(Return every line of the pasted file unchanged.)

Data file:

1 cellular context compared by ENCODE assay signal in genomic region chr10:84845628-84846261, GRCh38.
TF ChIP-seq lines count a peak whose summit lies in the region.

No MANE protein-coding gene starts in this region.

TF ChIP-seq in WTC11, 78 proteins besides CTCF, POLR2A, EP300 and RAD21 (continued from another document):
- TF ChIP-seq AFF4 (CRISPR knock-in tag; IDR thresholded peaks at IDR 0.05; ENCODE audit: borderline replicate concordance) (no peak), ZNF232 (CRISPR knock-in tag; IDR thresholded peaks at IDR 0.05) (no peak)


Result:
1 cellular context compared by ENCODE assay signal in genomic region chr10:84845628-84846261, GRCh38.
TF ChIP-seq lines count a peak whose summit lies in the region.

No MANE protein-coding gene starts in this region.

TF ChIP-seq in WTC11, 78 proteins besides CTCF, POLR2A, EP300 and RAD21 (continued from another document):
- TF ChIP-seq AFF4 (CRISPR knock-in tag; IDR thresholded peaks at IDR 0.05; ENCODE audit: borderline replicate concordance) (no peak), ZNF232 (CRISPR knock-in tag; IDR thresholded peaks at IDR 0.05) (no peak)